Different Materials In Cage Net
- Polyamide (PA), or nylon
- Sinks (density = 1.14)
- Very resistant to breaking
- Very resistant to abrasion
- High elongation (stretch)
- Excellent flexibility
- High capacity for absorbing different resins
Nylon is the most commonly used fibre in cage aquaculture. Netting for cages, mooring lines and lines used for attaching the net to the collar are mostly made with nylon.
Nylon has poor resistance to UV light and will deteriorate, thus all the equipment made with this fibre must be properly stored away from direct sunlight. The longer nylon nets or ropes are exposed to UV light, the greater the decrease in breaking load and overall strength, resulting in a higher risk of structural breakages.
Nylon is highly elastic (23 percent at breaking load), which can increase the length of each component after a working period of few months by about 10 percent. Therefore, a nylon mooring system will need to be tensioned again a few months after it has been deployed. Nylon net cages will increase in depth by 5–10 percent owing to the elongation of ropes and netting subjected to loads from biofouling or the sinkers on the net.
Nylon fibres can also shrink, causing problems in netting. After several net-washing operations, it is possible that the horizontal dimensions of the cage can be reduced by 3–5 percent. In the net assembly, consideration must always be made for this factor and extra netting built into the design to allow for this phenomenon.
- Polyethylene (PE)
- Floats (density = 0.94–0.96)
- Good resistant to abrasion
- Good elasticity.
Polyethylene and high density polyethylene nets are often used as anti-bird/anti-predator nets due to their light weight and resistance to abrasion. Braided or twisted knotted nets are being used in salmon growout in locations where nets treated with antifouling are banned and frequent on site net cleaning is required.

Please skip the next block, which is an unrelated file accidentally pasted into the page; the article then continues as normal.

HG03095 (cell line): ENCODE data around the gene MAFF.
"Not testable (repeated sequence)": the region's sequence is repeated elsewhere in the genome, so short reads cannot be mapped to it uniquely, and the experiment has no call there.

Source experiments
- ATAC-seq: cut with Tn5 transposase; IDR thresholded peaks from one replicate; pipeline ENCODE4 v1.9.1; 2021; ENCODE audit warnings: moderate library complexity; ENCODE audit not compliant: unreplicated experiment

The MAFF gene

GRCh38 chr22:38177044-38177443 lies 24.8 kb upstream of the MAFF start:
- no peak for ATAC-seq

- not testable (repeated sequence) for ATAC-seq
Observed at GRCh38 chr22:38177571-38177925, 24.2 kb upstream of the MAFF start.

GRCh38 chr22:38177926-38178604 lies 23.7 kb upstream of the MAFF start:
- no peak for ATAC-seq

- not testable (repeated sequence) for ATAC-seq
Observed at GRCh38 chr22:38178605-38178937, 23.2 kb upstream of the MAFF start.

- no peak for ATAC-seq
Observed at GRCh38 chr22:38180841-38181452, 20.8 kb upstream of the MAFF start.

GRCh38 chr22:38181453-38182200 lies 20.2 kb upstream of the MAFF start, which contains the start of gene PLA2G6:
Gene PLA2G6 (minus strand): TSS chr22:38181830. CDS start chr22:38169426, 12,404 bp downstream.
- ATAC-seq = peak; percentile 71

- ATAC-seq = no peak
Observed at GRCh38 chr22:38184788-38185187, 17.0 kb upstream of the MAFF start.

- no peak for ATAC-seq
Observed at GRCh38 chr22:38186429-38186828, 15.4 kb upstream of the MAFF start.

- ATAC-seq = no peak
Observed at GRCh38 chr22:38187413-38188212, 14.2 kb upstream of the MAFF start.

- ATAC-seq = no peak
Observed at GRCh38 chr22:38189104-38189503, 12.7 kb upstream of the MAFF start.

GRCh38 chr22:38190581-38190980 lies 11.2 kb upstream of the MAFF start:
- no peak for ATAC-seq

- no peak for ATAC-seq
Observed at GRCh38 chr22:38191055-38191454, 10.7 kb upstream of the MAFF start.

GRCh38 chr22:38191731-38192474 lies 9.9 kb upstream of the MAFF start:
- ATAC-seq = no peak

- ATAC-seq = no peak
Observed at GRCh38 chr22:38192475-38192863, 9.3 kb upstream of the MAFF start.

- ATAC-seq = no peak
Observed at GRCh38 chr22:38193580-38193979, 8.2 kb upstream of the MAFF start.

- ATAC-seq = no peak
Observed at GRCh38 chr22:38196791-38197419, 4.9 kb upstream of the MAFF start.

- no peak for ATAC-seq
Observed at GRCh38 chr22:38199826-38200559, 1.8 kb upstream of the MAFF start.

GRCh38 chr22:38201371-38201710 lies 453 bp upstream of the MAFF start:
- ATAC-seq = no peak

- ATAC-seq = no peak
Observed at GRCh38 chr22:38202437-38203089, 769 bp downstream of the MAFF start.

- Polyester (PES)
- Sinks (density = 1.38)
- Highly resistant to breaking
- Good flexibility
- Low elongation
- Highly resistant to UV exposure
Polyester has very good resistance to UV light, so it is commonly used for nets that have to be exposed to the sunlight, such as bird nets mounted above the cages, and anti-abrasion net panels around the waterline of the cage.
Compared with nylon, PES is about 20–25 percent heavier (to achieve the same breaking load), but PES has the advantage of not absorbing water, whereas nylon can absorb up to 10 percent of water.
The heavier characteristics of PES can be of value in nets exposed to strong currents because the low elongation of the material ensures that the net will maintain its shape relatively well.
- Polypropylene (PP)
- Floats (density = 0.92)
- Resistant to breaking
- Highly resistant to abrasion
Polypropylene netting is not commonly used in cage net manufacturing, but is instead often used for predator nets (commonly for bird protection nets). Polypropylene nets with a large mesh size and large twine thickness are also used as spat collectors in mussel culture, because the buoyancy of the fibre contrasts the weight of the mussels that attach to the net.